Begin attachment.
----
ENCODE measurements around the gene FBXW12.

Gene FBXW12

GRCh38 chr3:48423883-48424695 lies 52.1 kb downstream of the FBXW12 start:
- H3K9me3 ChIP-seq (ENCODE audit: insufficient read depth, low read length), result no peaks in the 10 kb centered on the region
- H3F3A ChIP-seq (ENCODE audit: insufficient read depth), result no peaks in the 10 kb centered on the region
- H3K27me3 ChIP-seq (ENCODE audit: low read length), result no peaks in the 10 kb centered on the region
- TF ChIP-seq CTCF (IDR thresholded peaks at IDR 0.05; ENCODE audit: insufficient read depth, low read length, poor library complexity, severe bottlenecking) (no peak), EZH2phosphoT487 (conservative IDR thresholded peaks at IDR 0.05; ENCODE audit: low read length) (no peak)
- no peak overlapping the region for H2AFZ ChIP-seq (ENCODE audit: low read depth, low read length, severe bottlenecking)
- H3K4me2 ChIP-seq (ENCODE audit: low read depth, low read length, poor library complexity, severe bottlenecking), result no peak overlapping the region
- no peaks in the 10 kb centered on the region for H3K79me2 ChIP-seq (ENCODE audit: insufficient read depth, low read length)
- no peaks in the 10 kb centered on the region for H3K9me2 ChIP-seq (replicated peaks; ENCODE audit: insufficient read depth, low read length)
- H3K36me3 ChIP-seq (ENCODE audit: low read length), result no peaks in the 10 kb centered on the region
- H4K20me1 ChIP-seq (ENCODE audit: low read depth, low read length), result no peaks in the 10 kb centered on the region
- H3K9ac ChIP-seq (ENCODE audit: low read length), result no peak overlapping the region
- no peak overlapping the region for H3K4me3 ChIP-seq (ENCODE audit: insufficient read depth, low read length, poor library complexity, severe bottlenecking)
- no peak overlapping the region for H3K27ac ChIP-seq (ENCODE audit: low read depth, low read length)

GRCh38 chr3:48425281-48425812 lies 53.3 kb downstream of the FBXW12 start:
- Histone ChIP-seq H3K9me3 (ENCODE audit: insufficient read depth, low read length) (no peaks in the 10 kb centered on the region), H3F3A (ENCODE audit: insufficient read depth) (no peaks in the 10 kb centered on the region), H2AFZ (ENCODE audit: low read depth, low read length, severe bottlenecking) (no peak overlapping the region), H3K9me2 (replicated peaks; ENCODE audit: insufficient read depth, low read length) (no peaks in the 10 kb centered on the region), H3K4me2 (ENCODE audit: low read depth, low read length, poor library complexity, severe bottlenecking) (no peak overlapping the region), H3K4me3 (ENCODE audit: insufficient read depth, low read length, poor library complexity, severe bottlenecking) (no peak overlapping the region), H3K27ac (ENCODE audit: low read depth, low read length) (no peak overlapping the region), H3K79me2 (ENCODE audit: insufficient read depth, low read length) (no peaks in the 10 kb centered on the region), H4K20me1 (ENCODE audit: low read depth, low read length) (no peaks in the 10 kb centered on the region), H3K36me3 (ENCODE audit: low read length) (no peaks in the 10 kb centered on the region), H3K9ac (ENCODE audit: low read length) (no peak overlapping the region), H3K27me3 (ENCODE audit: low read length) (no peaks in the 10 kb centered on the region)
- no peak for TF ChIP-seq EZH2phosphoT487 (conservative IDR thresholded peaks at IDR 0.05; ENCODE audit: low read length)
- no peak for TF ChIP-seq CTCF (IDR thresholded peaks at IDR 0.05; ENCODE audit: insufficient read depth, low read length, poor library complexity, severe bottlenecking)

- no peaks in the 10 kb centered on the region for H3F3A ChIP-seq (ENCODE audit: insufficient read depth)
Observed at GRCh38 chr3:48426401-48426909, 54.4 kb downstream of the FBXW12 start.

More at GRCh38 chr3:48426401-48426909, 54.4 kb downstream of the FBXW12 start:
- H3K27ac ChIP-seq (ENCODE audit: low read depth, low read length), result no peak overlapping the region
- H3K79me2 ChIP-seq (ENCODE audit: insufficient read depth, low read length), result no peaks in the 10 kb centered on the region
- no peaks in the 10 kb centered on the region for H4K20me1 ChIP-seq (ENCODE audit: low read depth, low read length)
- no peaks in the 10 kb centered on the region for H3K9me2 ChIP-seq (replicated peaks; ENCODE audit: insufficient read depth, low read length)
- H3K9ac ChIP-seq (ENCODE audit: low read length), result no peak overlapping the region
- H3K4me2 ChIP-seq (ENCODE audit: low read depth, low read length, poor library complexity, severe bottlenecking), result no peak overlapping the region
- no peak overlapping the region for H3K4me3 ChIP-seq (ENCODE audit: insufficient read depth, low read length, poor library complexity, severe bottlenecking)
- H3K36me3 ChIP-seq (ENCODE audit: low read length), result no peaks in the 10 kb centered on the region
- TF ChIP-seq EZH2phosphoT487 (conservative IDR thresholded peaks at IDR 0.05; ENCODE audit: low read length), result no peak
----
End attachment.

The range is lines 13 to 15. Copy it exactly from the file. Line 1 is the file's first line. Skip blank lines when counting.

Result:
- H4K20me1 ChIP-seq (ENCODE audit: low read depth, low read length), result no peaks in the 10 kb centered on the region
- H3K9ac ChIP-seq (ENCODE audit: low read length), result no peak overlapping the region
- no peak overlapping the region for H3K4me3 ChIP-seq (ENCODE audit: insufficient read depth, low read length, poor library complexity, severe bottlenecking)